Humans or software? What is the difference?
There are two paradoxes here: one is that current progress in automation is only possible thanks to repetitious manual labour by humans. The other is sometimes on-demand humans, paid just for very short periods, are… cheaper than setting up, or renting, some supercomputer.
At the moment, production of AI training data for the automotive industry demands that, instead of being replaced by the machines, humans are in a complex and precarious relationship with it - by working within it. Humans and AI train and control each other. Within these new systems, the crowd workforce has become a cognitive processing layer within a much larger apparatus, built from layers of artificial and human intelligence. When software replaces workers in some new task, new tasks keep opening up that require human cognitive capabilities. So far.
On the one hand, this system improves some working conditions. Crowdworkers on these platforms can now follow career-paths and are paid regularly and reliably when they work.
On the other hand… a fundamental and potentially unsolvable problems of a global market for crowdwork remain: the race to the bottom in terms of wages, and, maybe even worse, the constant insecurity or precariousness: will there be enough work the next day? Nobody can tell.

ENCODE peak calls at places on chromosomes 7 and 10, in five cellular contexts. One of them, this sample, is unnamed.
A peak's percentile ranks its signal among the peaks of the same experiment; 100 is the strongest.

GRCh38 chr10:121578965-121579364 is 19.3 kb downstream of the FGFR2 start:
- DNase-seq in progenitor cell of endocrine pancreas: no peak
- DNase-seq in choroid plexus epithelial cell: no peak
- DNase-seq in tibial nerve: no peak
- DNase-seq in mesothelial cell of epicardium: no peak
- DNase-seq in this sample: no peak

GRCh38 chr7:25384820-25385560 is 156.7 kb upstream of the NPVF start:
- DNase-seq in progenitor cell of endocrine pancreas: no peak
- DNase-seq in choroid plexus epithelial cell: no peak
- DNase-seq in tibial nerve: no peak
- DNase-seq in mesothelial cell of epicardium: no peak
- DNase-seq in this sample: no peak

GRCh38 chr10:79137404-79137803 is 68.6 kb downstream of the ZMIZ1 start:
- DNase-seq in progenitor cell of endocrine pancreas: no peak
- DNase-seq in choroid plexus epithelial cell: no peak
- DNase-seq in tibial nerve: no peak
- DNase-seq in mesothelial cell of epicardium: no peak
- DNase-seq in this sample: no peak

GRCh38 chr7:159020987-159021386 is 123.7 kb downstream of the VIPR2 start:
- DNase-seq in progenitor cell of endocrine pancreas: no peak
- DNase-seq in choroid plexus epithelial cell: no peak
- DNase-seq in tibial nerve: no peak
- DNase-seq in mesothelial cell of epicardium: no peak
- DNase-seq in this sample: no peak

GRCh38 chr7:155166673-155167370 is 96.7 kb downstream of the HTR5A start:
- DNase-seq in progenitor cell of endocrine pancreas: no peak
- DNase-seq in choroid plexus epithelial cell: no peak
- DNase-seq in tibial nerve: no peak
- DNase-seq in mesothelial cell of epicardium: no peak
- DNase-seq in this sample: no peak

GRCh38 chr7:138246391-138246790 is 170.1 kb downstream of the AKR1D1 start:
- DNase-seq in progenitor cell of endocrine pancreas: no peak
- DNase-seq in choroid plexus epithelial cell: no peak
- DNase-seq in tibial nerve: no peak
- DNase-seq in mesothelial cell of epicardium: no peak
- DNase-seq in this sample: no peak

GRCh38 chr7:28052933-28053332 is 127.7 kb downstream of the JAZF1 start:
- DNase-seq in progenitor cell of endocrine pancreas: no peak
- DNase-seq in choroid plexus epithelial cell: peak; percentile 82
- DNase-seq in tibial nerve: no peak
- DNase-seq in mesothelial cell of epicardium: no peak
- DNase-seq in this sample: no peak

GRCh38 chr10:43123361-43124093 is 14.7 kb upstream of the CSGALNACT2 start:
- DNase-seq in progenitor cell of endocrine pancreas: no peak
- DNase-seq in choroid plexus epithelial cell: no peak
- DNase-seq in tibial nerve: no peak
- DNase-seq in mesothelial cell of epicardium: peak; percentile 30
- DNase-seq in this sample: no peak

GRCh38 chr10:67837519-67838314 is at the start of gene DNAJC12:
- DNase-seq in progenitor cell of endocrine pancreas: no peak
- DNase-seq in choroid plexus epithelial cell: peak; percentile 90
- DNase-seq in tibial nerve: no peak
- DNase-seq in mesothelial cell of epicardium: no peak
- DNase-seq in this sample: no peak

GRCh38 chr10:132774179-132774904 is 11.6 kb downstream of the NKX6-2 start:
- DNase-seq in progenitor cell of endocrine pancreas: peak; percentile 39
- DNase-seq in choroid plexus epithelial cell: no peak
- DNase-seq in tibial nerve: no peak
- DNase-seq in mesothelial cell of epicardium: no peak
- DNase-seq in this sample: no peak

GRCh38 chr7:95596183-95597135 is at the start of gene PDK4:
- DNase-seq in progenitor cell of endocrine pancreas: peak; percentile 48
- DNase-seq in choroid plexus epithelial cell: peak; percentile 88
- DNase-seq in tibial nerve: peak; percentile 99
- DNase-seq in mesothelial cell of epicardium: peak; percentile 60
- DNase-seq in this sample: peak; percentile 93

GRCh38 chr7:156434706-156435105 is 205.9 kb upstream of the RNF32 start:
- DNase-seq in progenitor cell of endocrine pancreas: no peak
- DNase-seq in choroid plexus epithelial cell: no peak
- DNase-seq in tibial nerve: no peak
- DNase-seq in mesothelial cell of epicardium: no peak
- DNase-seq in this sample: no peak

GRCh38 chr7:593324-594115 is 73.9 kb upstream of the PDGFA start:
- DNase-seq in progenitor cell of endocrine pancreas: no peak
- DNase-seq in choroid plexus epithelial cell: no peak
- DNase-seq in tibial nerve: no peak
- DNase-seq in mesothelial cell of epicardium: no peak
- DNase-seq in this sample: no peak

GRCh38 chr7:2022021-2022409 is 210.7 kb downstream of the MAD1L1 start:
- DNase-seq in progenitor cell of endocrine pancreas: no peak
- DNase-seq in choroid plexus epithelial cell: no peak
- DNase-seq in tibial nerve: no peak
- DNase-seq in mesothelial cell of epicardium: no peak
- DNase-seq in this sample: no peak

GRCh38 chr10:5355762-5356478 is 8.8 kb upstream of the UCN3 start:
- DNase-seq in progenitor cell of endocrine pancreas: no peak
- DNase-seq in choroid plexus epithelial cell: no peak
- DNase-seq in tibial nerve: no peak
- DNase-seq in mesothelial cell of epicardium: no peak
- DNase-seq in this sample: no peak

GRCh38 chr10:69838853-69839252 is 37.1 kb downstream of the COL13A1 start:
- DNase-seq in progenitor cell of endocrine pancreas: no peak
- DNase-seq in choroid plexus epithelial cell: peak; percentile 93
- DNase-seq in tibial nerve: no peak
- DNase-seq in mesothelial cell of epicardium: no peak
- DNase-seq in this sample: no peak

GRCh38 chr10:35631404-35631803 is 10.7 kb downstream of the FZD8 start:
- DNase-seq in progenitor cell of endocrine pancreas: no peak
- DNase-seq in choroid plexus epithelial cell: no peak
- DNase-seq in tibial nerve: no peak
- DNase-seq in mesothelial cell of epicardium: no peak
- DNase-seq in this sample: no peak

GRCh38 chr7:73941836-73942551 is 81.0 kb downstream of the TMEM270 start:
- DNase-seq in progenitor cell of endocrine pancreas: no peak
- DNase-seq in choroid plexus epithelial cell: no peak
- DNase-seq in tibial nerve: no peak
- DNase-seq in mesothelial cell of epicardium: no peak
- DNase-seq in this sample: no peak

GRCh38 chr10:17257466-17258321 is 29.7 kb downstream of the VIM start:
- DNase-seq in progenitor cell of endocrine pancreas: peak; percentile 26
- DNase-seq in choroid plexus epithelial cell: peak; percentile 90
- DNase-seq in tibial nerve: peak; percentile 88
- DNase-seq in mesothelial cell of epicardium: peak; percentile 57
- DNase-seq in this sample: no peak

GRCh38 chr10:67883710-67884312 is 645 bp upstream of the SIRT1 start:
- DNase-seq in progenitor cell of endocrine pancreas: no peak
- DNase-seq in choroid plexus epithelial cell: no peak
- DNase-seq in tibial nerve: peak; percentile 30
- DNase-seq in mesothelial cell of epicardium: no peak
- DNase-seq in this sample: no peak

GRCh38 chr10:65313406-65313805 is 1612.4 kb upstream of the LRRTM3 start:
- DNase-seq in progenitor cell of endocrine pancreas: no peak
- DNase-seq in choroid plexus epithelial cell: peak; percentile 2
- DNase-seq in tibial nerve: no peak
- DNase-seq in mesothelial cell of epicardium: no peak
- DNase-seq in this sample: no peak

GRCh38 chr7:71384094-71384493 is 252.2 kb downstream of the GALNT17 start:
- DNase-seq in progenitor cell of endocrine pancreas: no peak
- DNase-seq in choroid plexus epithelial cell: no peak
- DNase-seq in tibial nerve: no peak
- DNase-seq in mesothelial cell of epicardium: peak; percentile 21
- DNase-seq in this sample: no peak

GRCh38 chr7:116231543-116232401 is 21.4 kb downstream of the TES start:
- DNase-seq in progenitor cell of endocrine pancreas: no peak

Whatever the platforms try to do in the interest of their crowdworkers, those workers cannot have any guarantee that “tomorrow the task they have specialised on will not be automated or performed by someone more desperate”.
The crowd is a mass phenomenon in which the individual human is by definition replaceable. The crowd is the equivalent (Marco: or should we say “the biological side”?]) of the seemingly endless mass of repetitive and interchangeable microtasks that constitute AI training.
As long as it is that easy to access, almost at an instant, crowds that recruit themselves and can be trained and managed automatically, the workforce has hardly any negotiating power with which to improve its wages or working conditions. That is to say: the problem of the crowd remains the crowd.